Contributors: Laurence Thomas, Ann Hartle, Robert G. Turnbull, John Kekes, Richard J. Arneson, Jeffrie G. Murphy, Karen Hanson, Joel J. Kupperman, Andrew Oldenquist, Philip L. Quinn, Frederick A. Olafson, Tom L. Beauchamp, James Rachels, Celia Wolf-Devine, La Verne Shelton, Ellen Frankel Paul, Alasdair MacIntyre, Richard T. De George, Peter J. Markie, James P. Sterba, Fred Sommers, Alan H. Goldman, and the editor.
In the first book-length study of Storer College, Dawne Raines Burke tells the story of the historically black institution from its Reconstruction origins to its demise in 1955. Established by Northern Baptists in the abolitionist flashpoint of Harpers Ferry, Storer was the first college open to African Americans in West Virginia, and it played a central role in regional and national history. In addition to educating generations of students of all races, genders, and creeds, Storer served as the second meeting place (and the first on U.S. soil) for the Niagara Movement, a precursor to the NAACP.
An American Phoenix provides a comprehensive and extensively illustrated history of this historically black college, bringing to life not just the institution but many of the individuals who taught or were educated there. It fills a significant gap in our knowledge of African American history and the struggle for rights in West Virginia and the wider world.
In 2013, the New York Times identified Nashville as America’s “it” city—a leading hub of music, culture, technology, food, and business. But long before, the Tennessee capital was known as the “Athens of the South,” as a reflection of the city’s reputation for and investment in its institutions of higher education, which especially blossomed after the end of the Civil War and through the New South Era from 1865 to 1930.
This wide-ranging book chronicles the founding and growth of Nashville’s institutions of higher education and their impressive impact on the city, region, and nation at large. Local colleges and universities also heavily influenced Nashville’s brand of modernity as evidenced by the construction of a Parthenon replica, the centerpiece of the 1897 Centennial Exposition. By the turn of the twentieth century, Vanderbilt University had become one of the country’s premier private schools, while nearby Peabody College was a leading teacher-training institution. Nashville also became known as a center for the education of African Americans. Fisk University joined the ranks of the nation’s most prestigious black liberal-arts universities, while Meharry Medical College emerged as one of the country’s few training centers for African American medical professionals. Following the agricultural-industrial model, Tennessee A&I became the state’s first black public college. Meanwhile, various other schools— Ward-Belmont, a junior college for women; David Lipscomb College, the instructional arm of the Church of Christ; and Roger Williams University, which trained black men and women as teachers and preachers—made important contributions to the higher educational landscape. In sum, Nashville was distinguished not only by the quantity of its schools but by their quality.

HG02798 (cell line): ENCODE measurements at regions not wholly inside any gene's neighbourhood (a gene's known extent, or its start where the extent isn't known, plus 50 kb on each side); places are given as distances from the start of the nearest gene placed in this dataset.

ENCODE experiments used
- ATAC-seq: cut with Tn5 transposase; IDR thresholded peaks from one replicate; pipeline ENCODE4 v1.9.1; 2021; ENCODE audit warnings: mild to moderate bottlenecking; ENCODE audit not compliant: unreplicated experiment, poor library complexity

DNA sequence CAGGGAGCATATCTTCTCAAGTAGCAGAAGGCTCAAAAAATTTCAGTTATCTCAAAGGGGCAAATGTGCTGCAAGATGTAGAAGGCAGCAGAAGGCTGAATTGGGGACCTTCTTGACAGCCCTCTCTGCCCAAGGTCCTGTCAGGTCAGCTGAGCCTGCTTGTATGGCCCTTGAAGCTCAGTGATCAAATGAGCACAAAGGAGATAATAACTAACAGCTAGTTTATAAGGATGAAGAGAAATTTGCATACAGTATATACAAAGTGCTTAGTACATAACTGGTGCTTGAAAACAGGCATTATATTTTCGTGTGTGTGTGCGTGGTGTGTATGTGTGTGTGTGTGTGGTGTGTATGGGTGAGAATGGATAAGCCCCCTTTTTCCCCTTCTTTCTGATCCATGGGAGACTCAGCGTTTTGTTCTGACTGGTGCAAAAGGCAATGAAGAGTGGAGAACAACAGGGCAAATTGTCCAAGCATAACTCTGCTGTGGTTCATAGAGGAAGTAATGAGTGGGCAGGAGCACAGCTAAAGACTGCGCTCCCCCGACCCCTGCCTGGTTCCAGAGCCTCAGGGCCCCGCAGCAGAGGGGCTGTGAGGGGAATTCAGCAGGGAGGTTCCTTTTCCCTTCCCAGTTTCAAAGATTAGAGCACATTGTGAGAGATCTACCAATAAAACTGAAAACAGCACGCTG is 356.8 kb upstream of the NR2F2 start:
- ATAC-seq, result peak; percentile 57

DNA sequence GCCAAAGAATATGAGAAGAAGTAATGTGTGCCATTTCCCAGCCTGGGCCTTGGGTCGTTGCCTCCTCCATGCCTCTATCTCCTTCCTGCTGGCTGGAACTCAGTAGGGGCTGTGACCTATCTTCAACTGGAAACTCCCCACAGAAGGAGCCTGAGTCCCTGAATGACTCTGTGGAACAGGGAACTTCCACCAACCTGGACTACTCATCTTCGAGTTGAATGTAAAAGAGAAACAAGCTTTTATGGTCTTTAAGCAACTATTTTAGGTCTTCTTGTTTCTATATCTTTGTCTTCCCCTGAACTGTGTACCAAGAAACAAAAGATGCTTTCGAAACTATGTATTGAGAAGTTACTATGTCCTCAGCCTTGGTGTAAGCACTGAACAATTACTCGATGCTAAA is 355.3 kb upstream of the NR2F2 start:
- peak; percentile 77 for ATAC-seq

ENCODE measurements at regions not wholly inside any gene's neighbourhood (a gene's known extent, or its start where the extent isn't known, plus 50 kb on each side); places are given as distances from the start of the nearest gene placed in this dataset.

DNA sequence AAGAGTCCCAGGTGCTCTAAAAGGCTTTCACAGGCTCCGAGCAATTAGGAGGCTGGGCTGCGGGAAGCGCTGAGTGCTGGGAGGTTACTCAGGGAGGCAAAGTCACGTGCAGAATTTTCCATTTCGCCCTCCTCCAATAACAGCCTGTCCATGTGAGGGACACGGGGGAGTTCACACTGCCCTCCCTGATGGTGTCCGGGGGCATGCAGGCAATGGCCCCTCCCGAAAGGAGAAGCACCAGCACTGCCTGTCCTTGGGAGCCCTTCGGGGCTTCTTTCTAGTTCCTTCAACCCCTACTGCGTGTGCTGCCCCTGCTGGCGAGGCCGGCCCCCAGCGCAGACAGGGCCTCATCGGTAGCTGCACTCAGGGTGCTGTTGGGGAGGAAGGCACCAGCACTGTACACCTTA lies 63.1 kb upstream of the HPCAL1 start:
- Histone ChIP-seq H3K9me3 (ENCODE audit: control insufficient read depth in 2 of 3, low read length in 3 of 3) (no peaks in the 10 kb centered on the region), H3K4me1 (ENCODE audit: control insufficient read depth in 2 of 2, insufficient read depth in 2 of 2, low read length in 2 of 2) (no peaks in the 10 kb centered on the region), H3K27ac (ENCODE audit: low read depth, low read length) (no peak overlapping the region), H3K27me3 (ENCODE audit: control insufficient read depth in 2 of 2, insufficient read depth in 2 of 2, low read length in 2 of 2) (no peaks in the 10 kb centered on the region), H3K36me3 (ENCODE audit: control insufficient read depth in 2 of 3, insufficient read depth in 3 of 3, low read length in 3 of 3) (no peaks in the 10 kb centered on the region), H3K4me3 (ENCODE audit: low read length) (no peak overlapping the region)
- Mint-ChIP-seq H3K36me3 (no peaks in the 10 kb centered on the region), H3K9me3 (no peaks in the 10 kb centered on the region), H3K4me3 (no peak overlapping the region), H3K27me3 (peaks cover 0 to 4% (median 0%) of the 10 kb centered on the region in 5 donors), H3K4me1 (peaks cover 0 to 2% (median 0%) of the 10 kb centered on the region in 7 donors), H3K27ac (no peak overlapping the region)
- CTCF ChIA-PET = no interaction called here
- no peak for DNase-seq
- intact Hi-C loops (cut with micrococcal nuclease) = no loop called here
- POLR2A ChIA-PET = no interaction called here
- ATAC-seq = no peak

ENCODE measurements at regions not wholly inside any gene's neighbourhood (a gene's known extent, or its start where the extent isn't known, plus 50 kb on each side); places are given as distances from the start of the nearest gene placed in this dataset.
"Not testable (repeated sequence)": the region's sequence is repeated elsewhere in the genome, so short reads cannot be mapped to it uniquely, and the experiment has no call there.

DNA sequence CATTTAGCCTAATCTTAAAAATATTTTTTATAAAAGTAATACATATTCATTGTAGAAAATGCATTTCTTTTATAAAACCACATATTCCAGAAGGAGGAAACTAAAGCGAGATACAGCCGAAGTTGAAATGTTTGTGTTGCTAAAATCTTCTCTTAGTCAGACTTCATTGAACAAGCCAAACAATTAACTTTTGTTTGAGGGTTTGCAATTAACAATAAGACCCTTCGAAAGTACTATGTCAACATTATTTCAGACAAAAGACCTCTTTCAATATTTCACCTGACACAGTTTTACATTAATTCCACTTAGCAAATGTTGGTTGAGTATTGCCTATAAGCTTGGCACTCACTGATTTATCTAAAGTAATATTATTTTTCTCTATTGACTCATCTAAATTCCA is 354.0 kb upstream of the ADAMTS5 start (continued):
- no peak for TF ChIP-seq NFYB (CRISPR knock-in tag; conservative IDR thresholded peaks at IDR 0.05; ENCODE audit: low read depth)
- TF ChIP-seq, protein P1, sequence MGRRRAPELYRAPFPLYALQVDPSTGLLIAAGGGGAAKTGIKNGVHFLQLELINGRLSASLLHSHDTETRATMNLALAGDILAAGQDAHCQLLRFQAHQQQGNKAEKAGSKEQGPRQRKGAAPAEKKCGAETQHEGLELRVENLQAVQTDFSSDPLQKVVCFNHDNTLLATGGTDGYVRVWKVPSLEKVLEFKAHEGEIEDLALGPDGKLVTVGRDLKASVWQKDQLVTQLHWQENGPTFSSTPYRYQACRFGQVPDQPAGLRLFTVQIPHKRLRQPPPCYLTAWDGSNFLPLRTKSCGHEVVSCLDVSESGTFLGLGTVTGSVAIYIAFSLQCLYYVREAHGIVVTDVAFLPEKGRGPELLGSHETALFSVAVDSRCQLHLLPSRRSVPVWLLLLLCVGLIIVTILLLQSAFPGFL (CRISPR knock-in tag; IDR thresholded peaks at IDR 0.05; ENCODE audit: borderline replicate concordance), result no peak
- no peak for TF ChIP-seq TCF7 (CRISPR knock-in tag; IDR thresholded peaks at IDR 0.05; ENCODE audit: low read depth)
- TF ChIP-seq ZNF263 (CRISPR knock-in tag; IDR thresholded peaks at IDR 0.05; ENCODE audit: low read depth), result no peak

Linking these institutions to the progressive and educational reforms of the era, Mary Ellen Pethel also explores their impact in shaping Nashville’s expansion, on changing gender roles, and on leisure activity in the city, which included the rise and popularity of collegiate sports. In her conclusion, she shows that Nashville’s present-day reputation as a dynamic place to live, learn, and work is due in no small part to the role that higher education continues to play in the city’s growth and development.
MARY ELLEN PETHEL is the archivist and a member of the Social Science Department at Harpeth Hall School in Nashville. At Belmont University, also in Nashville, Dr. Pethel is a Global Leadership Studies Fellow and teaches in the Honors Department.
Contemporary research has identified resilience — the ability to rebound and learn despite obstacles and adversities — as a key element to success in school. Black Deaf Students: A Model for Educational Success searches out ways to develop, reinforce, and alter the factors that encourage resilience in African American deaf and hard of hearing students. To find the individual characteristics and outside influences that foster educational achievement, author Carolyn E. Williamson conducted extensive interviews with nine African American deaf and hard of hearing adults who succeeded in high school and postsecondary programs.
Until now, the majority of studies of African American deaf and hard of hearing students concentrated upon their underachievement. The only success stories available involved high-achieving African American hearing students. To create an effective model in Black Deaf Students, Williamson focuses on the factors that contributed to her subjects’ successes in postsecondary programs, what they viewed as obstacles and how they overcame them, and their recommendations for facilitating graduation from postsecondary programs. Her work gives “voice” to a group rarely heard in research, which enables readers to view them as a heterogeneous rather than homogeneous group. Their stories provide vital information for parents, school personnel, community stakeholders, and those enrolled in education and mental health preparation programs. In addition, the insights about how these adults succeeded can be useful in facilitating positive outcomes for students who are going into two-year colleges, vocational training, and work settings.